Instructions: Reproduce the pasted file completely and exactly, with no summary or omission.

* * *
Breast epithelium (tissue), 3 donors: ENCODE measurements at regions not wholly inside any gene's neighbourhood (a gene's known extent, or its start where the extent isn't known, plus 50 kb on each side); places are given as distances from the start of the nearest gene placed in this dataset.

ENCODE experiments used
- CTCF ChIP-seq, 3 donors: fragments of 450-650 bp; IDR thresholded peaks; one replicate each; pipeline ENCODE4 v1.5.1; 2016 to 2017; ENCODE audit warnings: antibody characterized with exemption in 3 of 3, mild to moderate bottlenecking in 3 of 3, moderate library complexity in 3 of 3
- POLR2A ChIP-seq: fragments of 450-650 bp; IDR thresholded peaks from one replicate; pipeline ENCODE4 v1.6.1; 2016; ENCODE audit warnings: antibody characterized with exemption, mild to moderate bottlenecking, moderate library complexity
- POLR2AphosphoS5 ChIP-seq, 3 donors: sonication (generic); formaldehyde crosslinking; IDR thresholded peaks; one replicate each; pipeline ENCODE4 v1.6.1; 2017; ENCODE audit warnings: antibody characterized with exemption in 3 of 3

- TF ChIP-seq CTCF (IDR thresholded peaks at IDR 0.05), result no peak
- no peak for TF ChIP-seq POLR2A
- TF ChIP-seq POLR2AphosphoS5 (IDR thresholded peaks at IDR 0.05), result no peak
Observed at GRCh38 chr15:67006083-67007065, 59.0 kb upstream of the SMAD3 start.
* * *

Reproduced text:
Breast epithelium (tissue), 3 donors: ENCODE measurements at regions not wholly inside any gene's neighbourhood (a gene's known extent, or its start where the extent isn't known, plus 50 kb on each side); places are given as distances from the start of the nearest gene placed in this dataset.

ENCODE experiments used
- CTCF ChIP-seq, 3 donors: fragments of 450-650 bp; IDR thresholded peaks; one replicate each; pipeline ENCODE4 v1.5.1; 2016 to 2017; ENCODE audit warnings: antibody characterized with exemption in 3 of 3, mild to moderate bottlenecking in 3 of 3, moderate library complexity in 3 of 3
- POLR2A ChIP-seq: fragments of 450-650 bp; IDR thresholded peaks from one replicate; pipeline ENCODE4 v1.6.1; 2016; ENCODE audit warnings: antibody characterized with exemption, mild to moderate bottlenecking, moderate library complexity
- POLR2AphosphoS5 ChIP-seq, 3 donors: sonication (generic); formaldehyde crosslinking; IDR thresholded peaks; one replicate each; pipeline ENCODE4 v1.6.1; 2017; ENCODE audit warnings: antibody characterized with exemption in 3 of 3

- TF ChIP-seq CTCF (IDR thresholded peaks at IDR 0.05), result no peak
- no peak for TF ChIP-seq POLR2A
- TF ChIP-seq POLR2AphosphoS5 (IDR thresholded peaks at IDR 0.05), result no peak
Observed at GRCh38 chr15:67006083-67007065, 59.0 kb upstream of the SMAD3 start.